We spent the afternoon exploring the town, buying our next bus tickets to Cusco, and walking round the bay (a long walk, as it turned out) to see the MN Yavari, the first steam ship to sail on lake Titicaca, and now undergoing restoration with the aim of sailing once again, taking passengers on lake tours. It is a small ship, and the guided tour was very thorough, the best part being the engine room, where the engine had just been put back in working order (although this semidiesel is her second engine, the original llama dung-fired steam engine having been replaced some decades ago.

MN Yavari’s Engine Room

The most remarkable part of the story though is how she was built. Designed and built in kit form in the Thames Ironworks in Birmingham in 1862, she was initially shipped to Arica (then part of Peru) by sea. She was then taken by train to Tacna, before being carried by donkey into the mountains and up to the lake shore, a process which in itself took 6 years, and then being assembled before finally being launched on Christmas Day, 1870.

After seeing the ship we caught a taxi back into town and found somewhere to eat – at which point my appetite failed me. I put this down to the effects of altitude, and we headed back to the hostel for an early night.

The next day was the day for which we had arranged our tours: the morning was to be spent seeing the fascinating man-made floating reed Islands of Uros, just 7km into the lake from Puno. It was a short half-hour boat trip out to the Islands, and we had a very good guide explaining the origins of the inhabitants and how they came to live where they do. Once in amongst the sixty-something islands, the locals selected the island on which we would land, and we disembarked onto the disconcertingly spongy surface, where we were seated in a circle, and shown how the islands were made up of blocks of compacted root matter from the reed beds, which when cut free of the lake bottom, float to the surface, where they are then tied together in rafts using stakes and rope, until after about a month or so the blocks have grown into one another as a consolidated mass. Once at this stage, layers of cut reeds are laid across the raft to form the surface upon which the islanders then build their houses… out of more reeds. Almost everything is made from reeds; other goods they have to barter for in Puno. It is a fascinating way of life, and the tour was well worth taking, but the impression is slightly spoilt by the fact that tourism is now central to their continuing existence, and the visitor is the one who feels exploited, with tips demanded, and goods sold aggressively.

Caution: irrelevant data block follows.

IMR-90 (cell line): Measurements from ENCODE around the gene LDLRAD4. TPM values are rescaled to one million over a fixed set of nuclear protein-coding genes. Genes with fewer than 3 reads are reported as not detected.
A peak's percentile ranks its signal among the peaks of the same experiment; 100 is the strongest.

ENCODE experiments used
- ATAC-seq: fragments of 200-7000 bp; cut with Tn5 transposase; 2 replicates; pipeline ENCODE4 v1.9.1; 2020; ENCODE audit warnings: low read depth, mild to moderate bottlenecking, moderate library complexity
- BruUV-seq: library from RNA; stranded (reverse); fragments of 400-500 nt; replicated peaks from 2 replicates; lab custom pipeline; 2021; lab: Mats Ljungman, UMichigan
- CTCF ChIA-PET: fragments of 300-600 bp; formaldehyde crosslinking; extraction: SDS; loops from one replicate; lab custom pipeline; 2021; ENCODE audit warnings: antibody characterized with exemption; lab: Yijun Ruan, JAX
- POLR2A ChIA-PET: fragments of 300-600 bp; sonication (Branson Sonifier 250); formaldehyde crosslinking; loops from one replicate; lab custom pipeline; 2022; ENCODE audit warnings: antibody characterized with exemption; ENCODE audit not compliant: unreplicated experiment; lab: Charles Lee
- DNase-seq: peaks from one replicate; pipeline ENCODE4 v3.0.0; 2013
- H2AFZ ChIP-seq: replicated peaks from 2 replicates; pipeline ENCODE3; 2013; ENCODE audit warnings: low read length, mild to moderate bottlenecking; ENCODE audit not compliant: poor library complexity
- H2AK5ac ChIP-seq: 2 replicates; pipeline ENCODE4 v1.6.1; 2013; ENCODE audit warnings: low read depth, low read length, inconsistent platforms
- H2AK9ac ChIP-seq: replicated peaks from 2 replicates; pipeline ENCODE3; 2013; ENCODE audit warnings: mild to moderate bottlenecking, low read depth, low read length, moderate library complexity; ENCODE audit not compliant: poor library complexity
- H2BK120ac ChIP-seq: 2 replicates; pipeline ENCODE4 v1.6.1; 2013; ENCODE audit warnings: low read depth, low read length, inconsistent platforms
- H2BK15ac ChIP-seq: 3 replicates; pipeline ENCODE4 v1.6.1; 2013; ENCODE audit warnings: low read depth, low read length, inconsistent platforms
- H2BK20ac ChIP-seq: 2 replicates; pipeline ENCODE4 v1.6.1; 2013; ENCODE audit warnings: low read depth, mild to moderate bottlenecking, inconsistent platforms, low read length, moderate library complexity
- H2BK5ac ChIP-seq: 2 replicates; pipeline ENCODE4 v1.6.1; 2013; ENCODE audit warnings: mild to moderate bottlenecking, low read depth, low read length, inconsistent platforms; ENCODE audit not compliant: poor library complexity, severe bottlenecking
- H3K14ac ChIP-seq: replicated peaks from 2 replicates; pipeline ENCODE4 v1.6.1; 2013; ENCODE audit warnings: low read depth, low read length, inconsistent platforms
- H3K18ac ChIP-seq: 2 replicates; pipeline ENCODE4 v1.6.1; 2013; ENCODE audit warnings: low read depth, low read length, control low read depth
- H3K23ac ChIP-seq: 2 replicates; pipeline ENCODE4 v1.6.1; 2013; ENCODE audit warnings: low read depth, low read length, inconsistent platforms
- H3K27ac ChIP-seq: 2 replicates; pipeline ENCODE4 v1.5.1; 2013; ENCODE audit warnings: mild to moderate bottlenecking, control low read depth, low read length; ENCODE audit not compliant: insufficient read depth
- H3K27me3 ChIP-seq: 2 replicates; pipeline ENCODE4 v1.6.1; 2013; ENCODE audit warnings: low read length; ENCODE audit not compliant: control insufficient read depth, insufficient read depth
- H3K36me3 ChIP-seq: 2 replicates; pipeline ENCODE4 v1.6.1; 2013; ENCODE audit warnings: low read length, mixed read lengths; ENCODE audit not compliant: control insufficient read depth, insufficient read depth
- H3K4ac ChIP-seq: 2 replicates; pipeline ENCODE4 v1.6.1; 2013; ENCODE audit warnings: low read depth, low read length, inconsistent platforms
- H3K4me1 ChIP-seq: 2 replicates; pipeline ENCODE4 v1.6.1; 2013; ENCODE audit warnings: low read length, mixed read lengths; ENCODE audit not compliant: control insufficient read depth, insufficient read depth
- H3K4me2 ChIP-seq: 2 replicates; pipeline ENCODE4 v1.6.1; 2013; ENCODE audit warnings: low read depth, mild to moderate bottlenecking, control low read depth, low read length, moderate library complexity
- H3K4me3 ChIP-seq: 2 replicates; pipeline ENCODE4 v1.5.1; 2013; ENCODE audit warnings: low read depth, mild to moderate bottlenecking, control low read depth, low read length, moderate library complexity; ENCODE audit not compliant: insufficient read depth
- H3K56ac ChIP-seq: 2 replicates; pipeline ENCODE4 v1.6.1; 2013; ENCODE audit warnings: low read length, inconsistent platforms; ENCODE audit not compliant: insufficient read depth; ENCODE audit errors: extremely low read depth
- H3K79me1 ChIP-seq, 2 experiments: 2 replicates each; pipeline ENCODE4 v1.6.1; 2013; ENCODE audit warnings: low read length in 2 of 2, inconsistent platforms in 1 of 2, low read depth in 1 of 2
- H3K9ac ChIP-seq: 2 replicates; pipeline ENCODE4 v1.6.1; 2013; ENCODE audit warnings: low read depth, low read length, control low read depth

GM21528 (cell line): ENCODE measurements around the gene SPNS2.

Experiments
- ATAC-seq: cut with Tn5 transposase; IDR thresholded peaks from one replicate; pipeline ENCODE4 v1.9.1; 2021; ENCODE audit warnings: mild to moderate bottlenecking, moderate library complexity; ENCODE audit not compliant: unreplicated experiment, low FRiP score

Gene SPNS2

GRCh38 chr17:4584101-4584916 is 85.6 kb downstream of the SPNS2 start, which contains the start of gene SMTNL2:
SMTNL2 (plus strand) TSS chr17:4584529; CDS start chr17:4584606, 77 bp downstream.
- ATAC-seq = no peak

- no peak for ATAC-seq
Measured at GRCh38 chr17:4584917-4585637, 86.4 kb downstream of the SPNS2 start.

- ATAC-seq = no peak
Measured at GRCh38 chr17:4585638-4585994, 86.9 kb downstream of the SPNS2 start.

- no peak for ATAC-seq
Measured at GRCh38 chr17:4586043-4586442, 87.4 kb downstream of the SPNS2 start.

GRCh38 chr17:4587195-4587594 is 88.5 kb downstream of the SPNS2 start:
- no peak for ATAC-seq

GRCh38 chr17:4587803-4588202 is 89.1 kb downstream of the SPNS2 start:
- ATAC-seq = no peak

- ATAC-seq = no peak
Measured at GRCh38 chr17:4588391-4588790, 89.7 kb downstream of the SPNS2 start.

By reed boat to the floating village

The afternoon’s tour was of a different vein: we took a bus tour to visit the funeral towers at Sillustani, a site about an hour’s drive outside Puno. This site was used by several pre-Incan civilisations to bury their dead, initially in circular pits which then developed into rough stone towers, before the Incas developed the idea using their own technology, building several towers of shaped, carved stone, which reach into the sky as a lasting tribute to their ingenuity.

The trip was finished off with a visit to a typical rural homestead, made up of individual huts occupied by different members of the same family. We were shown some of the staples of the diet of the Altiplano, which included potatoes, both fresh and dried (two varieties, dried by different methods), quinoa and other grains, as well of course as meeting some Llama and Alpaca.

These are not pets!

Returning to town, we went to eat, and once again my appetite failed me, and I was unable to finish even a bowl of hearty quinoa soup, tasty as it was.

During the night my lack of appetite developed into a full-blown stomach upset which had me up several times during the night, and this morning convinced me that sitting in a bus for 7 hours to Cusco would not be wise, so we extended our stay in Puno, and after 2 hours sitting in the bus station, managed to find someone who could transfer our tickets to tomorrow morning’s bus, so fingers crossed we’ll both be firing on both cylinders tomorrow!